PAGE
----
Cemetary

Committee meetings unnerve me sometimes. They are unscripted, unpredictable and that is exactly the sort of environment where I am prone to say something that is less than brilliant. But sometimes, these sorts of situations open the door to things we never expect; things like healing, forgiveness, awareness. I went into a meeting this past Sunday night thinking that we would talk about Sunday school curriculum and we did, for a while. Then, the conversation took an interesting turn and by the time we were finished Sunday school was the least of anyone’s worries. We talked about the direction of the church, the lack of younger people being involved, and how several people had left. It was a painful, but I think, productive meeting, well beyond the scope of what we intended to talk about and to the place of some things we needed to talk about and need to continue talking about.

After the meeting was over, I was standing around talking with a few people and someone began talking about our numbers at the church and where were all the people that used to be here. The usual reasons were brought up: people don’t care anymore, they are too busy, they work too much. The question, as it inevitably does, turned to me offering an opinion on the matter. We were standing outside the fellowship hall and I pointed left and right and asked this two-part question:

  • When you’re in the cemetery, who is going to be in the church?
  • What are you willing to do about it now so that there is someone in the church?

The people at the meeting, myself included, were talking about the numbers of people involved in this place. And so often we focus on the church as a place, a building we gather in and in many cases “hide from the big, bad evil world.” We focus on numbers and growth strategies, but circle the wagons around the ideas, people, and habits we are most comfortable with, locking ourselves away from the world.

But the church is not a place. If the building at the corner of Zion Rd and Old Pardue Road burned to the ground right now, Zion United Methodist Church would still exist. The church is the people, those who have come together in common mission and purpose for the sake of making disciples. And according to the research, the two reasons people go to and stay at a place of worship are community and relevance; the people come finding connection and feeling wanted, and the messages they hear from the congregation and the pulpit have real meaning in their lives.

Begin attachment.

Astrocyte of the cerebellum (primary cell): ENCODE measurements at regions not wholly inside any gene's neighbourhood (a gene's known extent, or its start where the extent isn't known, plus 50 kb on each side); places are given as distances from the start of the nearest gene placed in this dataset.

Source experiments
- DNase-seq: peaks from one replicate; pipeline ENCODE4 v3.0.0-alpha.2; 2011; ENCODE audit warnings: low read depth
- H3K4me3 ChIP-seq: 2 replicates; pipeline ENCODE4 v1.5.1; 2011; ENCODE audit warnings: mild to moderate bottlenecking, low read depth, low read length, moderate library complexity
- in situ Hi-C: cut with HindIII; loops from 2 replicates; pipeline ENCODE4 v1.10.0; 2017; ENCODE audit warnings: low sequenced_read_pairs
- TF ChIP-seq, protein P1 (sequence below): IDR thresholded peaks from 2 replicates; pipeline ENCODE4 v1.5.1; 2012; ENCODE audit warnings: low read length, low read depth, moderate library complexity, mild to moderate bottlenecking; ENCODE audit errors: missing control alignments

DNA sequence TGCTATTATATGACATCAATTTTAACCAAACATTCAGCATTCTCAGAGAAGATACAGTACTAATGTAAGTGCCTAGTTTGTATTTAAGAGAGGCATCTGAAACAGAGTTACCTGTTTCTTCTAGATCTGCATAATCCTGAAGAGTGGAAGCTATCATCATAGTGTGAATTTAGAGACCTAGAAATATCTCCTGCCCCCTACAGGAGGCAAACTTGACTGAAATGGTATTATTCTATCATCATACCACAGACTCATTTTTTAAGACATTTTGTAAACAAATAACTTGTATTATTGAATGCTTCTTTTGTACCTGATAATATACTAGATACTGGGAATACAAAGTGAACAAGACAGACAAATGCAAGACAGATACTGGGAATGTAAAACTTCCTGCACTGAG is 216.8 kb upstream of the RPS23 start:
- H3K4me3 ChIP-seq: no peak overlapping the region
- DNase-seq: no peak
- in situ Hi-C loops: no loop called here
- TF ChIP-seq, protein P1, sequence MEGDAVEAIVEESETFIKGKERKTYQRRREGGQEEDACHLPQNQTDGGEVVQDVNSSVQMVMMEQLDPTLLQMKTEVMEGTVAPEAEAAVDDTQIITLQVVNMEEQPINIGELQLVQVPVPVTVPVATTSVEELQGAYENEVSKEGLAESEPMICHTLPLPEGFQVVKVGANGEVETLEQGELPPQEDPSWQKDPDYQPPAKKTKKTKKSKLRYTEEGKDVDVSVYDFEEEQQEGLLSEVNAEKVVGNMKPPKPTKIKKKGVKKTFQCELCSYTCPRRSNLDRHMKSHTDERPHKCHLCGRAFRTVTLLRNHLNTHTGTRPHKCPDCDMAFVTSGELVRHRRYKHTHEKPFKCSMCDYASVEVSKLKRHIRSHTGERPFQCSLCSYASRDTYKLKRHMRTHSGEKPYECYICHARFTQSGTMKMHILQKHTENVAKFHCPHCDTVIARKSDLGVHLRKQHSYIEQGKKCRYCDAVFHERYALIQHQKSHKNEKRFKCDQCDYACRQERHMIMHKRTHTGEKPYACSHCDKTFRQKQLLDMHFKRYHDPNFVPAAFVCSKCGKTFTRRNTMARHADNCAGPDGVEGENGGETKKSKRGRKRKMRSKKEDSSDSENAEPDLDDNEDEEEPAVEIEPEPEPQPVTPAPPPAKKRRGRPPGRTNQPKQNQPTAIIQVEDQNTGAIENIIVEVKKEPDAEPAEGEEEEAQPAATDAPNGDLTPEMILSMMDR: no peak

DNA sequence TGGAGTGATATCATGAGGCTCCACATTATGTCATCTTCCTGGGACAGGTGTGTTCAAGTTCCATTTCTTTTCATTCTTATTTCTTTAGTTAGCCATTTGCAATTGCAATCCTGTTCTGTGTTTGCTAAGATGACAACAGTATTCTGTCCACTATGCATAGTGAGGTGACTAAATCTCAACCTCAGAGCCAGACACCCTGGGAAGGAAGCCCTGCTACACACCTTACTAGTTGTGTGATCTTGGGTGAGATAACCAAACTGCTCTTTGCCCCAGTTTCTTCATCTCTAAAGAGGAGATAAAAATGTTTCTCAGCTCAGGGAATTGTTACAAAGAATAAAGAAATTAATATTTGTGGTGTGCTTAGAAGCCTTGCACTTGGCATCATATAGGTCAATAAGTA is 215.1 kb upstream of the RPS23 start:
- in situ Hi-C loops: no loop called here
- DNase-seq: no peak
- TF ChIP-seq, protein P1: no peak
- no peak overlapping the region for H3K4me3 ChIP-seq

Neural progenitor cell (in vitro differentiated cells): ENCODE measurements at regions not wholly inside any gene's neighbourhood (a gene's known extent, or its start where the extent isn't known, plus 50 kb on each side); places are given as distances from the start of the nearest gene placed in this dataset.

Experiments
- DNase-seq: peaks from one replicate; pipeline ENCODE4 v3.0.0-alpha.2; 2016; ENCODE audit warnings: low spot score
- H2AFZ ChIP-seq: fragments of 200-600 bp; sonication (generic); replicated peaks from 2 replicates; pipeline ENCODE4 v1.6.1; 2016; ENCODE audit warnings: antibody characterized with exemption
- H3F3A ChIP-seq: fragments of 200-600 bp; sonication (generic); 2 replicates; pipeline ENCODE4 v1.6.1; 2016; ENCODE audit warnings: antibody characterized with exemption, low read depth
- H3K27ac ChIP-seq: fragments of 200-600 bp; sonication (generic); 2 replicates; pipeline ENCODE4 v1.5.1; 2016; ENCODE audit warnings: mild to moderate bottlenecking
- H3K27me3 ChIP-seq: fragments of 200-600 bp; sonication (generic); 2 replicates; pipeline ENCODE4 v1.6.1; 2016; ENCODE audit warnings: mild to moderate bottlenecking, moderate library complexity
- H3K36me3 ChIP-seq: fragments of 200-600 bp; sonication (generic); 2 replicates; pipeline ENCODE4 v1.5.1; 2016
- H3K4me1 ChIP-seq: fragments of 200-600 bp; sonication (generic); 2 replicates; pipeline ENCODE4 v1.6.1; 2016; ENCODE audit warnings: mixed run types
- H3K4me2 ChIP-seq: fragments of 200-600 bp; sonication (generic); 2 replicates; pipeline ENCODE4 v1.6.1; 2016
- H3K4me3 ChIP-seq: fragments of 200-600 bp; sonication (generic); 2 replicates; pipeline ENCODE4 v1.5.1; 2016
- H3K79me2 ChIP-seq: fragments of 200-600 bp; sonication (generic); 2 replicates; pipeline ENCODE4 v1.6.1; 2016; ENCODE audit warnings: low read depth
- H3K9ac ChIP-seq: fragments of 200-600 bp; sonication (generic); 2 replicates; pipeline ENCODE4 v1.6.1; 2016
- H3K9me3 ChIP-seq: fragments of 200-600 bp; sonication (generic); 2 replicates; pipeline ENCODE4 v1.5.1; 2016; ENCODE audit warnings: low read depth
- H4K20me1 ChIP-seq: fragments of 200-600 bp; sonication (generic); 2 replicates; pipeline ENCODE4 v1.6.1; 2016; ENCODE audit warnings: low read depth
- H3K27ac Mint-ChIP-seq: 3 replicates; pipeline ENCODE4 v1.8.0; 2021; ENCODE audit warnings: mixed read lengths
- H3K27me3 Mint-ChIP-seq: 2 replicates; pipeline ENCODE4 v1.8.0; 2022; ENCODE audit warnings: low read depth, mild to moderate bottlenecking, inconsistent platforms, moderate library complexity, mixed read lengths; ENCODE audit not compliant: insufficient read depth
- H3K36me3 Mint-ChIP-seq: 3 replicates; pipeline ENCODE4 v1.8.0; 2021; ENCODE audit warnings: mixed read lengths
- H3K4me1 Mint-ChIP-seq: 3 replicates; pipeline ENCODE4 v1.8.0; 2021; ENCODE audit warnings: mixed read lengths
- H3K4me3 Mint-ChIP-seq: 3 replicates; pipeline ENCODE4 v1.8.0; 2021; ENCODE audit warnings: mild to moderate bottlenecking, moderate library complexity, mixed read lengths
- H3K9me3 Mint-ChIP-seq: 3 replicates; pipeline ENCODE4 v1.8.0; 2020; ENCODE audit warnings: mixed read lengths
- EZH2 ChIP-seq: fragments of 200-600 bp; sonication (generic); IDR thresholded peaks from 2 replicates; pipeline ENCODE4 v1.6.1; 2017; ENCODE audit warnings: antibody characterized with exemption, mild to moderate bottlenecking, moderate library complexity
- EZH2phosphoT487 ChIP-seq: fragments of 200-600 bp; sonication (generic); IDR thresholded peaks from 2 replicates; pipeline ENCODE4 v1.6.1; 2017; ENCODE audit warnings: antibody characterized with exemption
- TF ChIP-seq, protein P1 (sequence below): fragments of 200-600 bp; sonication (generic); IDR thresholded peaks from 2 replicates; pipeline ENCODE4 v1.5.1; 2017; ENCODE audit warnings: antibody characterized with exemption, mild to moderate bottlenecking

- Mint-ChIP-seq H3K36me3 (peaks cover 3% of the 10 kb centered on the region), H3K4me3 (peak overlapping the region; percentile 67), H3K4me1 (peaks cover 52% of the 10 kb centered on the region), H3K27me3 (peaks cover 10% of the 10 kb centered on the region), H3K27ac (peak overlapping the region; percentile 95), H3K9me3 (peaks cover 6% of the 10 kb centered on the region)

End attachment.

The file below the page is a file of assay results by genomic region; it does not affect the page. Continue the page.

And we have missed the boat. Our focus is off. For years the greater church was embroiled in something called the worship wars over the kind of music that is most godly, while the world looked on and saw fools behind the foolishness. For years, we have lamented the loss of “the next generation” while we refuse to reach out beyond the people we are most comfortable with. For years the church has focused on the ‘jot and tittle’ of the law (usually an interpretation that declares you in or out of the club) instead of the oceans of grace God would have us swim in and that people are thirsting for in a world so divisive that people will argue over most anything.

If we are to get to the place where we are community to those who are hurting and in need and we offer something relevant to their lives. I believe God will call us to change, to be transformed, to be made into something new as individuals and as a body. This is at the heart of being a disciple – one changed by engaging God through life, ministry, death, and resurrection of Jesus and the refining, reconstructive work of the Holy Spirit.

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